Deciding What To Build! By Ron Alexander



So, now that you have decided that you are going to build your own airplane the next step is to determine which particular airplane you want to build. Prior to making this decision the following should have taken place:

(1) You have established that you are interested in building an airplane.
(2) You have answered the question—why build an airplane?
(3) From a broad perspective you have determined what is available to build.
(4) You should have reviewed the question—What is required to build an airplane?



The first step in deciding which airplane to build is to answer the following questions.

What are your building skills?

Assess your building skills. Do you enjoy working with sheet metal, wood, fabric? Do you already have skills in one certain area that will enhance your building a particular type of airplane. Perhaps you have a good workshop that you have developed with metal construction in mind. Maybe you don’t like the smell of chemicals thereby precluding a fabric or composite design. Are you willing to learn the building skills you will need to build a certain type of airplane? There are a number of opportunities for you to “test” your interest and skills in a certain type of construction. Workshops are presented by EAA that require only a couple of days of your time to assess your building skills and your interest in a certain type of construction. You do not have to be a skilled mechanic to build an airplane. Desire and commitment are the key ingredients. If you have both then you will find a way to acquire the skills necessary to build an airplane.

Do you have the proper workshop space?

We have talked about workshop space in an earlier article. Most people have enough space to build an airplane. Consider the space available versus that needed for a particular type of airplane. Certain airplanes are larger than others and completed parts may be difficult to store. Can you heat the area—an important consideration if you are building a composite or fabric airplane. Try to assess exactly what type of space you will need for each type of airplane under consideration and then decide whether or not your workshop will accommodate it.

How much money are you willing to spend?

This question deserves some thought and planning. The first step is to outline the total cost of each airplane you are considering. Is that cost in line with what you are budgeting for the project? What about tools? Will you have to spend a lot of money purchasing tools to build the aircraft? Don’t forget to review all of the expenses that you will encounter such as shipping of the kit, engine, radios, etc. You can accurately estimate the total amount of money necessary for each airplane and then decide if it is affordable.

What is the purpose of the airplane?

Now, first of all, don’t try to justify owning an airplane. I have been trying to do that for years with no success. Just remember the terms “recreation and education” stated in the regulation defining amateur-built aircraft. That is why we are doing it. We still must answer what we are going to do with the airplane. In other words, are you going to use it primarily for cross-country flying, aerobatics, or just to fly around the field on a pleasant evening? What about flying in bad weather (IFR)—do you want an airplane capable of instrument flight? A thorough evaluation of these questions will help you decide on a particular airplane. Many airplanes will provide you with a cross section of different uses.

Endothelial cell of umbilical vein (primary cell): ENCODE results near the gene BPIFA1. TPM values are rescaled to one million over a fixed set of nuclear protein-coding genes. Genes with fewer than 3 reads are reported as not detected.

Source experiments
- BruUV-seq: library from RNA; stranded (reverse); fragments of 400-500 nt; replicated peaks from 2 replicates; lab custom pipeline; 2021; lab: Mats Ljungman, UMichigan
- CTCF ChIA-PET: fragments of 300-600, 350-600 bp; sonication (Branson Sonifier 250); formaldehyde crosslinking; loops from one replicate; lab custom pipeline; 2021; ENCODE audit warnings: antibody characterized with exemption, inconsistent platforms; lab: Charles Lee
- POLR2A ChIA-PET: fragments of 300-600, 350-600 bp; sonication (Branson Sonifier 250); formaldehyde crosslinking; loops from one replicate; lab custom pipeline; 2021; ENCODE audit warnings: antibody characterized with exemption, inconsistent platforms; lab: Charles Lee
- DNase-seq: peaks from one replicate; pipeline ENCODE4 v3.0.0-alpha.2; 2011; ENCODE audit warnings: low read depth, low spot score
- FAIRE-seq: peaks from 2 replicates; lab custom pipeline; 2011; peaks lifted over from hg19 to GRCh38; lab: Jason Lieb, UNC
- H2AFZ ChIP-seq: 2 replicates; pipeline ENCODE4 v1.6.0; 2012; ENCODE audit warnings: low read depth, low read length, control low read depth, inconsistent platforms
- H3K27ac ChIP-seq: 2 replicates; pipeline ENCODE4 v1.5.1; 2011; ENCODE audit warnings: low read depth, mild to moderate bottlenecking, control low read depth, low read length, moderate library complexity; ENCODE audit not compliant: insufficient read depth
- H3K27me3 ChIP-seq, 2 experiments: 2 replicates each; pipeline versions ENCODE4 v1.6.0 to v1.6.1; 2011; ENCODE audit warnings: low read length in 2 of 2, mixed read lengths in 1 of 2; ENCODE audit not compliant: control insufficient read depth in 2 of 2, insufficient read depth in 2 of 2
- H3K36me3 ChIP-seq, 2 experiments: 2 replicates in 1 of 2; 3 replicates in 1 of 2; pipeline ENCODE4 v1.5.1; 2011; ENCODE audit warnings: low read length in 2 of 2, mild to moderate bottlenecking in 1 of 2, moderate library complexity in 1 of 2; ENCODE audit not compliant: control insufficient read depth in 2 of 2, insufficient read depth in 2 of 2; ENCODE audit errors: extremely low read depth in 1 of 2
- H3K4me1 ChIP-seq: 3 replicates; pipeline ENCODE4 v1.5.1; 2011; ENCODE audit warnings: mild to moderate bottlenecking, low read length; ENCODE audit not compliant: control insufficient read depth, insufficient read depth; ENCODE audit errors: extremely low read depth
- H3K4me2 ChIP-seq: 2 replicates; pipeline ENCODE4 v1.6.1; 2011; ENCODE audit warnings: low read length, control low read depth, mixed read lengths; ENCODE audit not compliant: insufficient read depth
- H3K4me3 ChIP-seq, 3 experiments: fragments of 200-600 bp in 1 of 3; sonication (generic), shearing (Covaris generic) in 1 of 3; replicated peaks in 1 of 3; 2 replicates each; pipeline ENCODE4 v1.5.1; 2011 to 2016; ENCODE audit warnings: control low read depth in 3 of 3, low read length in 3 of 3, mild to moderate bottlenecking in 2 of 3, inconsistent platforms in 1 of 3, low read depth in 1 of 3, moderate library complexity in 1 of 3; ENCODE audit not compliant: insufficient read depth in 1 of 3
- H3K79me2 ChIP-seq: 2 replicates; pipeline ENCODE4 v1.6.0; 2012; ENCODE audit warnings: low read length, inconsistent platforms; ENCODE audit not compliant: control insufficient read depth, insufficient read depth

Do you prefer tandem or side-by side seating?

This is a personal choice. Some people enjoy side-by-side seating so they can visit with the other person while flying. Others find tandem seating more comfortable. I always have found that a control stick in my left hand is somewhat awkward. That type of arrangement is often designed in a side-by-side airplane. Some pilots would rather have a control stick in their left hand. You need to decide.

Where will you normally land the airplane?

Will you keep it on a sod runway or pavement? What about the approaches to the runway and the runway length? Are they adequate for the type of airplane you are considering? If you are going to keep the airplane on a small, grass strip with trees at each end you will limit your choices.

Do you have a hangar available?

Where will you keep the airplane? Will it be in a hangar or tied down outside? This can be important to you if you are considering a composite airplane or a fabric covered airplane. The weather will certainly have an affect on any airplane. Maybe you will want to consider a design that will allow you to fold the wings and transport it to your garage. Several airplane designs offer that option.

How many people do you want to take with you?

When you fly will you want to take someone else with you? Perhaps you have a family and all members want to travel. A four-place airplane may be required. Maybe you are the only person really interested in flying in which case a single placed airplane will suffice.

Will you be physically comfortable in the airplane?

Certain designs offer more comfort than others. If you are a large person you should try out the cockpit before deciding. You may find that you will be too cramped to fit comfortably in the cockpit. If you will be traveling with a companion most of the time how comfortable will the two of you be when seated side-by-side? Make sure you will fit in the airplane.

What about time available to build?

A key question that should be answered. Understand that you will not be able to arrive at a certain number of hours. As we have discussed, there are many factors that determine how much time is required to build any airplane. You can estimate the time with some degree of accuracy. The manufacturer or designer of the airplane you are considering will provide you with an estimate. However, talking to other people who have actually built the airplane is the best source of information to provide an answer to this question. Obviously, some aircraft designs will require more time than others. Take this into consideration. It will probably take more time to build the airplane than you think. How much time can you really devote to the project and how fast do you want to complete it?

Will you enjoy flying the airplane when it is completed?

Sounds like a strange question but certainly one you should ponder.

What are your flying skills?